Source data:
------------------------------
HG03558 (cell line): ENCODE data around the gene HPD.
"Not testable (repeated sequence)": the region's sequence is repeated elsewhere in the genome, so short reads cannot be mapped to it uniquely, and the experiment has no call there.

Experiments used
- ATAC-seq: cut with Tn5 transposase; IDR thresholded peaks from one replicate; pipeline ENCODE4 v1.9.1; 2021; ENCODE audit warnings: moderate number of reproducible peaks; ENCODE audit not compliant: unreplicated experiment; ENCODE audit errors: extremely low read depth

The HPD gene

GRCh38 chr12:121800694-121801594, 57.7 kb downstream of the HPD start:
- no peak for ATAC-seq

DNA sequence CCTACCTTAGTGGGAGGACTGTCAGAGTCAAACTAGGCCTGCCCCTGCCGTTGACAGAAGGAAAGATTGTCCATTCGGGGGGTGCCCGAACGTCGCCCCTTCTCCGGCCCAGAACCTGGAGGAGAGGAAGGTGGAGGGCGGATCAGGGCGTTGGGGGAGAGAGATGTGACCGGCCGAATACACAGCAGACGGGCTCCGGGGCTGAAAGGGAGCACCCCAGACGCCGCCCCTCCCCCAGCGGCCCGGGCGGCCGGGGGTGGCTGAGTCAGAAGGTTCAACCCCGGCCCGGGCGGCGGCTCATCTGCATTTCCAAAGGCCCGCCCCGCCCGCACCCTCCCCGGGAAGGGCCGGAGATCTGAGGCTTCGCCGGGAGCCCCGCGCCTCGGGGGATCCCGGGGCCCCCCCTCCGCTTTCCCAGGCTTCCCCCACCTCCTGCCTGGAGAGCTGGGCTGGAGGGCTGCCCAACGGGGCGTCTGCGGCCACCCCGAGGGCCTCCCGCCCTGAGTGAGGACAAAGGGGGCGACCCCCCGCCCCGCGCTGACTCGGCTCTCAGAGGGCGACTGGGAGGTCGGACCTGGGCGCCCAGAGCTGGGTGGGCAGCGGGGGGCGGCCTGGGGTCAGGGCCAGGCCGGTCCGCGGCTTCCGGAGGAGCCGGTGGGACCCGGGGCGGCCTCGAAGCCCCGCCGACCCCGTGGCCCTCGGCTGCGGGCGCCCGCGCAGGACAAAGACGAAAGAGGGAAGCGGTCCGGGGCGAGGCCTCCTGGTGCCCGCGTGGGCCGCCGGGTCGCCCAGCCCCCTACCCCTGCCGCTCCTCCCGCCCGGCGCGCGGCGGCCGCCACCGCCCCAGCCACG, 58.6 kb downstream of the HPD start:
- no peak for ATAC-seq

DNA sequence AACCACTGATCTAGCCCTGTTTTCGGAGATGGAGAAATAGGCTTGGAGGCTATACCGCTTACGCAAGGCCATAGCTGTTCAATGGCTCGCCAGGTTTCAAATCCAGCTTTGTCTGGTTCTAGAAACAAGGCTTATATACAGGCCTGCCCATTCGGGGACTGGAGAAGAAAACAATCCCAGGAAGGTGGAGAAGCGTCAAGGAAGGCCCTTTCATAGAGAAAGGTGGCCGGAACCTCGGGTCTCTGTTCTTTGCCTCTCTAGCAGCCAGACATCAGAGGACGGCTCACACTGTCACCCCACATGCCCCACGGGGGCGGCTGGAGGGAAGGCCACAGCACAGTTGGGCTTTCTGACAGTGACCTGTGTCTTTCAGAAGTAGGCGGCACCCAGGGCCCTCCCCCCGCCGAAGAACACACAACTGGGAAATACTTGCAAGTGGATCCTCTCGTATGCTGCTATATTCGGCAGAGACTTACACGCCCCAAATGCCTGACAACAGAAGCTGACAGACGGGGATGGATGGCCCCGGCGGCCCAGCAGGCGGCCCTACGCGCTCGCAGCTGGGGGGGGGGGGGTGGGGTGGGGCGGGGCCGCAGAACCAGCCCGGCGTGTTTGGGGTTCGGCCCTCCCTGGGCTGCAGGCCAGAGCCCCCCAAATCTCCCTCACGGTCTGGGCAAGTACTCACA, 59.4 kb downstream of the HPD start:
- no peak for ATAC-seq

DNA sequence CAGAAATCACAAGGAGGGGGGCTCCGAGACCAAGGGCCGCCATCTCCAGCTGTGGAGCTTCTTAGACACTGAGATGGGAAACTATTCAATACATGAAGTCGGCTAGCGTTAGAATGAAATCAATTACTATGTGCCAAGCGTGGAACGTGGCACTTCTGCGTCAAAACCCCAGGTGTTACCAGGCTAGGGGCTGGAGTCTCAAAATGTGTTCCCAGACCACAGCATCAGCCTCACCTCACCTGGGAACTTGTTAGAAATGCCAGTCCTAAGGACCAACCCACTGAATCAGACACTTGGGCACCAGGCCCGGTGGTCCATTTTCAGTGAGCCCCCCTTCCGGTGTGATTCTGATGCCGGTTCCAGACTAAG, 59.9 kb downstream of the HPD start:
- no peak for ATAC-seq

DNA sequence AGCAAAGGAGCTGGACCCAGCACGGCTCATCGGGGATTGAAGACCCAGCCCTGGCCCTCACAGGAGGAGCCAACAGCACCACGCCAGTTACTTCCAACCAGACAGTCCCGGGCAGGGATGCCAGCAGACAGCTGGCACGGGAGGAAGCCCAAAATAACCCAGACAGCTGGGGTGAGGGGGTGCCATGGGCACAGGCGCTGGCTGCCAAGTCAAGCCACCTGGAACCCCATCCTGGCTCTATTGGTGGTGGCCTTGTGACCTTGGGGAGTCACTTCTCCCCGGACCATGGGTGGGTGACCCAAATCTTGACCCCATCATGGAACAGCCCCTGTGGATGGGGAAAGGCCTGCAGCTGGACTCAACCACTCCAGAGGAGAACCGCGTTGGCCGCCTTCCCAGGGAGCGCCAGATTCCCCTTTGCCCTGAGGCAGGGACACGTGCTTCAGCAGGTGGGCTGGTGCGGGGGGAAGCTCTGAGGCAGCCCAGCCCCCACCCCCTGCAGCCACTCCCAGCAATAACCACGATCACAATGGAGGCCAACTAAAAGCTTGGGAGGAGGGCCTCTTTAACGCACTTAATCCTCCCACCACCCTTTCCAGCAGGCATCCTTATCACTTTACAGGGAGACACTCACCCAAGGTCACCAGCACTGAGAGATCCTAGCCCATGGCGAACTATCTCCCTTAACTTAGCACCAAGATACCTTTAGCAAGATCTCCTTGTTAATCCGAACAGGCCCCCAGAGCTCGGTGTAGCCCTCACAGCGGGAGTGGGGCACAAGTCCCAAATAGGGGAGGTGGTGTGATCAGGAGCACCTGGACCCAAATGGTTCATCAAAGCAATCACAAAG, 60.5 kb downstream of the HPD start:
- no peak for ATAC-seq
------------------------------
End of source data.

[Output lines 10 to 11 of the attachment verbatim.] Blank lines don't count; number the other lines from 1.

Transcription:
DNA sequence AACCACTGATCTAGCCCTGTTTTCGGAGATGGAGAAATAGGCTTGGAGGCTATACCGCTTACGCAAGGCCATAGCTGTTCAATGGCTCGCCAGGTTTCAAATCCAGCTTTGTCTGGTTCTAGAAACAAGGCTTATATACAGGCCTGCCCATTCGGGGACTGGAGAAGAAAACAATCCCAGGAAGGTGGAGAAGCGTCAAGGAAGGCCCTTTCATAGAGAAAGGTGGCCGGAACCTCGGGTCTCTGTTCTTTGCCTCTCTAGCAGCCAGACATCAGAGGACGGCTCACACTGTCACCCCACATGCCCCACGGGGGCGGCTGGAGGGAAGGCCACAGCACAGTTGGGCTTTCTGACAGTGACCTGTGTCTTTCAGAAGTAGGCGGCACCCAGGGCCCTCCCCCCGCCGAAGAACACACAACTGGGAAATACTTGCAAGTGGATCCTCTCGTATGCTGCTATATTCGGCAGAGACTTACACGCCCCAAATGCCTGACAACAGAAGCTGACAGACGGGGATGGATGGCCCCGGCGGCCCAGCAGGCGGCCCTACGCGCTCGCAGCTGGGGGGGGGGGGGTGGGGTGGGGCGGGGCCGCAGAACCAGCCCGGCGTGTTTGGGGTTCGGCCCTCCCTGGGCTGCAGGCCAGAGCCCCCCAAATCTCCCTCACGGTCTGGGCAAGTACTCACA, 59.4 kb downstream of the HPD start:
- no peak for ATAC-seq